Janurary 5th 2011
It's hard to imagine that a fruit as ubiquitous as an apple could qualify for an endangered foods list. After all, you could walk into any grocery store right now and be greeted by rows and rows of brightly polished red and green specimens.
Look a little closer, and you'll see that these apples probably belong to one of the eleven apple varieties that make up over 90 percent of apples grown and eaten in the U.S., with Red Delicious alone constituting a hefty 41 percent. Now consider that a century ago, more than 15,000 varieties unique to North America populated our landscape with beautifully striped and spotted skins and names like the Dula Beauty, the Gloria Mundi, and the Newton Pippin.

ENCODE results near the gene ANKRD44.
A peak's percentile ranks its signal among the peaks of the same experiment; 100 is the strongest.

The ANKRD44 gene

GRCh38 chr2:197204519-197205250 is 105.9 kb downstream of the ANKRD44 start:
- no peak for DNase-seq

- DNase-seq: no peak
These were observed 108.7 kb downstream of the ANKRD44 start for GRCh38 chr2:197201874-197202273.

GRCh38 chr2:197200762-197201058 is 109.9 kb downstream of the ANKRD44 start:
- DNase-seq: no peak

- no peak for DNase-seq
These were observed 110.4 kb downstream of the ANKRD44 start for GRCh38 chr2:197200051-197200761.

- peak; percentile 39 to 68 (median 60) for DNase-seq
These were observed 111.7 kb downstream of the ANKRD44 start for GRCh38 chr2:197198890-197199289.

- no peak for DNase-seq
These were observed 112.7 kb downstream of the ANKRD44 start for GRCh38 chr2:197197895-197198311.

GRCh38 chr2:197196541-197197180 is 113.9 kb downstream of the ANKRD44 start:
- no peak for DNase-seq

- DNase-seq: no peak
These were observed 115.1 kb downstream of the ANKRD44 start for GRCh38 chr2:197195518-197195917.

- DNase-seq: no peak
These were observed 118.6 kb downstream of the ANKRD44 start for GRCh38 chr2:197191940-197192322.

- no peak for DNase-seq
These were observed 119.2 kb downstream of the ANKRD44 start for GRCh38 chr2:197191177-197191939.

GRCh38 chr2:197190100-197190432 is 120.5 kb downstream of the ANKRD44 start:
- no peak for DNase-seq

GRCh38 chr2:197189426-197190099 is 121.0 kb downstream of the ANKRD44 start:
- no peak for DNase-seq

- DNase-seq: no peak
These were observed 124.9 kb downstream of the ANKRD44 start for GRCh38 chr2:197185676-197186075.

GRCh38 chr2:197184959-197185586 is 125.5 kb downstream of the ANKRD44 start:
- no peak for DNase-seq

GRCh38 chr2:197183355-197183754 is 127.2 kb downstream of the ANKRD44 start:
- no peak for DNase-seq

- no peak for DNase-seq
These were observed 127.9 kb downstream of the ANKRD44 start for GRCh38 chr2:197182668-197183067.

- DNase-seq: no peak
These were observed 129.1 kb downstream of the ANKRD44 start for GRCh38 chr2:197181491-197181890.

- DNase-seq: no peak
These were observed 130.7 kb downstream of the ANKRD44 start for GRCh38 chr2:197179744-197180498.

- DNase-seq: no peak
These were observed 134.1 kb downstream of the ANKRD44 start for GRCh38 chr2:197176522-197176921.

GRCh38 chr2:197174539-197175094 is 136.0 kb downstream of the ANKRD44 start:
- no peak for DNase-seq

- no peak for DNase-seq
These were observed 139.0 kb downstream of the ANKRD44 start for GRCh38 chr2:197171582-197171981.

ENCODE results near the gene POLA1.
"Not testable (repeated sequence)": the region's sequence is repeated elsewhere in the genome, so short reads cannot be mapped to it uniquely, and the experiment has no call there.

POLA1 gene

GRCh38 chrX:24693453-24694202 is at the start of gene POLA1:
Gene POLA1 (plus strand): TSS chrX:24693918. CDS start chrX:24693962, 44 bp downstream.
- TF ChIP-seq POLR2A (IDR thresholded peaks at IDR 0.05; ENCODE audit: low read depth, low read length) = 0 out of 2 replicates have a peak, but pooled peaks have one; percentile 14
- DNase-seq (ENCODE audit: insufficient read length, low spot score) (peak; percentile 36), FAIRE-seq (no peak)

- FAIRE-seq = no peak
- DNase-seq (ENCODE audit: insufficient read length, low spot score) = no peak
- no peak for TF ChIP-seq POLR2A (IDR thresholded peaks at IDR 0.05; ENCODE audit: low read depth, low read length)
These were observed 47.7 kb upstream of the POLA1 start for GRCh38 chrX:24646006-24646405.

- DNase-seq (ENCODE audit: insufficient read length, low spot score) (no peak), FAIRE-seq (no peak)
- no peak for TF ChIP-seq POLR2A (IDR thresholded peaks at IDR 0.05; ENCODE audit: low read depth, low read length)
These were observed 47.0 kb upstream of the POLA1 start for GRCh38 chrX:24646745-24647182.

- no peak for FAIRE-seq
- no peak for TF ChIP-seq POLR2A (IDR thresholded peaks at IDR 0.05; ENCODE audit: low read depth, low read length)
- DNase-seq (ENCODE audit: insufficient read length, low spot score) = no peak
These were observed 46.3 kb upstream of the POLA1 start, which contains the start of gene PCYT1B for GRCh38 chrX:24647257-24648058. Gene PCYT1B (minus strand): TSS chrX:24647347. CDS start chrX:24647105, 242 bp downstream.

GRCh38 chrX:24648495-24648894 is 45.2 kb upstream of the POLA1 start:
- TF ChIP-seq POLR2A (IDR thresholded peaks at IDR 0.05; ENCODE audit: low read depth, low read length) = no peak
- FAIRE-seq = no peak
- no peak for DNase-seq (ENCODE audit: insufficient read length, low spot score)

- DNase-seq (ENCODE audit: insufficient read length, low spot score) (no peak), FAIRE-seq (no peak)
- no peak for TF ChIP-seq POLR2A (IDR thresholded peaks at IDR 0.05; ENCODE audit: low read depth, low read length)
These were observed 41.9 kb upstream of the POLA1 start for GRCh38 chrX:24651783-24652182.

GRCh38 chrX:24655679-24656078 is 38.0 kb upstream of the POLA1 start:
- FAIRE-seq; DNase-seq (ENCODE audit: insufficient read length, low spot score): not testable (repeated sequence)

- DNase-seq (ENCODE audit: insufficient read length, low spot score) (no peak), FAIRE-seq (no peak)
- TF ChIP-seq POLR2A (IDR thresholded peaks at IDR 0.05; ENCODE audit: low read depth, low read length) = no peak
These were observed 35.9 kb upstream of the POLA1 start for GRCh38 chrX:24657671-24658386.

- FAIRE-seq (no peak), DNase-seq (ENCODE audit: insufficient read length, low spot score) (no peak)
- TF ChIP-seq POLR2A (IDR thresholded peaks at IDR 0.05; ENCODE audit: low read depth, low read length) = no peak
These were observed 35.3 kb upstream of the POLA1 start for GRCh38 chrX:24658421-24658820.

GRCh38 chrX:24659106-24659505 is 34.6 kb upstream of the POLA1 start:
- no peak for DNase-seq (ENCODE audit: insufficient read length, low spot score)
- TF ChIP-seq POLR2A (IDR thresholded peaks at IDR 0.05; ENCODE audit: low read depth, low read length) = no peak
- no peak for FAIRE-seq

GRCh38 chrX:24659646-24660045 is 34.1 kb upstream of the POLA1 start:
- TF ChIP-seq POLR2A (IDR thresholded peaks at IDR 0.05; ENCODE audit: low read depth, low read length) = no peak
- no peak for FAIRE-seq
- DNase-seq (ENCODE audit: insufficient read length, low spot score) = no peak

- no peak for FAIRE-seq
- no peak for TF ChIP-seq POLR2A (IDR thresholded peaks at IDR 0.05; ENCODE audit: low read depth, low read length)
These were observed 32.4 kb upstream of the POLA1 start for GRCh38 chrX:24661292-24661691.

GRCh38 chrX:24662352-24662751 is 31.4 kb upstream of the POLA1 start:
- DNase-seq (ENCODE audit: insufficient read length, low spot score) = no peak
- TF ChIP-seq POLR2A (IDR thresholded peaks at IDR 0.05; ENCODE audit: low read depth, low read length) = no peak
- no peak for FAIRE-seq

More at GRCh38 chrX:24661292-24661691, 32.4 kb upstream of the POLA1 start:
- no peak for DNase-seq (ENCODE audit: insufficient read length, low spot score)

Only one fifth of those varieties survived, with 81 percent of those precious few considered "endangered" on the marketplace. A new report from Slow Food USA, Noble Fruits - A Guide to Conserving Heirloom Apples, draws attention to the rapidly declining number of apple varieties - and proposes some solutions along the way.